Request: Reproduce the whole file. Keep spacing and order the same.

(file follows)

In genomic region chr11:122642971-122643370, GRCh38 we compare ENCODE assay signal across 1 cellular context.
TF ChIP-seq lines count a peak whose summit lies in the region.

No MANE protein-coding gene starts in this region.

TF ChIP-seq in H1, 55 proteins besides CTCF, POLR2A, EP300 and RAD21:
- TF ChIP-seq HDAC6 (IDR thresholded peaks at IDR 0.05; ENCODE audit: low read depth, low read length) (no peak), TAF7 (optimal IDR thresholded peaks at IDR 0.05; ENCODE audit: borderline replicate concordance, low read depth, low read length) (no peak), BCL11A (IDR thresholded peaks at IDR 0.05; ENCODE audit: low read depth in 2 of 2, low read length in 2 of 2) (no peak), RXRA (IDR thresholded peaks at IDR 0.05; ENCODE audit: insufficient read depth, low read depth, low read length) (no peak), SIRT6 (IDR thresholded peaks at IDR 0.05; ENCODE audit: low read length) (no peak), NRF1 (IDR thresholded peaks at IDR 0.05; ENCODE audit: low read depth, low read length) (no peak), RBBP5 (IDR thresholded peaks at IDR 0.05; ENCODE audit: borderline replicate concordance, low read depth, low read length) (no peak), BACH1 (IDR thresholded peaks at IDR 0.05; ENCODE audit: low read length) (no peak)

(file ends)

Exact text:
In genomic region chr11:122642971-122643370, GRCh38 we compare ENCODE assay signal across 1 cellular context.
TF ChIP-seq lines count a peak whose summit lies in the region.

No MANE protein-coding gene starts in this region.

TF ChIP-seq in H1, 55 proteins besides CTCF, POLR2A, EP300 and RAD21:
- TF ChIP-seq HDAC6 (IDR thresholded peaks at IDR 0.05; ENCODE audit: low read depth, low read length) (no peak), TAF7 (optimal IDR thresholded peaks at IDR 0.05; ENCODE audit: borderline replicate concordance, low read depth, low read length) (no peak), BCL11A (IDR thresholded peaks at IDR 0.05; ENCODE audit: low read depth in 2 of 2, low read length in 2 of 2) (no peak), RXRA (IDR thresholded peaks at IDR 0.05; ENCODE audit: insufficient read depth, low read depth, low read length) (no peak), SIRT6 (IDR thresholded peaks at IDR 0.05; ENCODE audit: low read length) (no peak), NRF1 (IDR thresholded peaks at IDR 0.05; ENCODE audit: low read depth, low read length) (no peak), RBBP5 (IDR thresholded peaks at IDR 0.05; ENCODE audit: borderline replicate concordance, low read depth, low read length) (no peak), BACH1 (IDR thresholded peaks at IDR 0.05; ENCODE audit: low read length) (no peak)